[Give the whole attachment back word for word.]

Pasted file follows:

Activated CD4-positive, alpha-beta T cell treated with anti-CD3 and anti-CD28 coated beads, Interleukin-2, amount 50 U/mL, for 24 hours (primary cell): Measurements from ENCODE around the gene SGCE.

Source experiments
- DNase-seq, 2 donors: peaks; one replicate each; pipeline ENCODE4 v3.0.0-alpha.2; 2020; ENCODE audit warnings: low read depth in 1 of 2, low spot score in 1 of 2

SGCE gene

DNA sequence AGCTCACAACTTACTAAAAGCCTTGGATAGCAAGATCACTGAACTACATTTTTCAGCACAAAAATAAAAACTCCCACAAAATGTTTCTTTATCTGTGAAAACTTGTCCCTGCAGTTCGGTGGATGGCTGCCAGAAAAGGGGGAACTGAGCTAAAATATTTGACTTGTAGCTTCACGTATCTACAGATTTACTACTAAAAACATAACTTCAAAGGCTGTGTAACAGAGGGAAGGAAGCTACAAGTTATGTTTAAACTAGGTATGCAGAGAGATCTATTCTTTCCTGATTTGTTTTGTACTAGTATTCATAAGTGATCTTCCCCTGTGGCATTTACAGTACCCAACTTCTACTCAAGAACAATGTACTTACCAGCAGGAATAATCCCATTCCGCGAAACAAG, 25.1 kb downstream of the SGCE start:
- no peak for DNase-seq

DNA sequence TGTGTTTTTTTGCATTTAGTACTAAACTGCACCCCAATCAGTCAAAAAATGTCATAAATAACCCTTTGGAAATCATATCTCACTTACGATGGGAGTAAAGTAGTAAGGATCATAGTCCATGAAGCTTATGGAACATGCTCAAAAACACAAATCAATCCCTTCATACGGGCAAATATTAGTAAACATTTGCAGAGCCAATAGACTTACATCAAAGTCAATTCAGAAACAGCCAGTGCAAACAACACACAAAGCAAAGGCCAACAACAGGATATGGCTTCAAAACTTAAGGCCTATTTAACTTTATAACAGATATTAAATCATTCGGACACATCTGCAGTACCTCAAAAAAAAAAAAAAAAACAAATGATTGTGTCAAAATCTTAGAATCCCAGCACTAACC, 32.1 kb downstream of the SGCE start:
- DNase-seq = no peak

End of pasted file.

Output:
Activated CD4-positive, alpha-beta T cell treated with anti-CD3 and anti-CD28 coated beads, Interleukin-2, amount 50 U/mL, for 24 hours (primary cell): Measurements from ENCODE around the gene SGCE.

Source experiments
- DNase-seq, 2 donors: peaks; one replicate each; pipeline ENCODE4 v3.0.0-alpha.2; 2020; ENCODE audit warnings: low read depth in 1 of 2, low spot score in 1 of 2

SGCE gene

DNA sequence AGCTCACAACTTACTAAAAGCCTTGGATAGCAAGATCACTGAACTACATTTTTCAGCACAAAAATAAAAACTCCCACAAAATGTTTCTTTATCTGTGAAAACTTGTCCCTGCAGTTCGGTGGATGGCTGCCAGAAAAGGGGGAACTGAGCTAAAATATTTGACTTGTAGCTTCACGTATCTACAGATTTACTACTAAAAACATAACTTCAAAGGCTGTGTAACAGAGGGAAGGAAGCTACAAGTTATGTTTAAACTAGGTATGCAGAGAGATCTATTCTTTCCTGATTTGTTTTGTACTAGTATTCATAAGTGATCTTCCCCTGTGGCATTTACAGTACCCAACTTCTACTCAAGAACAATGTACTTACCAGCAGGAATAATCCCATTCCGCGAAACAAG, 25.1 kb downstream of the SGCE start:
- no peak for DNase-seq

DNA sequence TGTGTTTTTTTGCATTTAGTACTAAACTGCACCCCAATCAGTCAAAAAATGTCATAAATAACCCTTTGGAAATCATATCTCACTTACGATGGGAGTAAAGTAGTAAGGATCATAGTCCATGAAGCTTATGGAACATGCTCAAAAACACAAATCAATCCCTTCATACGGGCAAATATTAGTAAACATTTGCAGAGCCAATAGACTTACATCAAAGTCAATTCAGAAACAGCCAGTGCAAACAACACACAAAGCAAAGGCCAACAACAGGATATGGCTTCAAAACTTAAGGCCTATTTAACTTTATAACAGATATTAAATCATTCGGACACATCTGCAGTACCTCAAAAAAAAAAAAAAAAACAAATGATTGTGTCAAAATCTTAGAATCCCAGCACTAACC, 32.1 kb downstream of the SGCE start:
- DNase-seq = no peak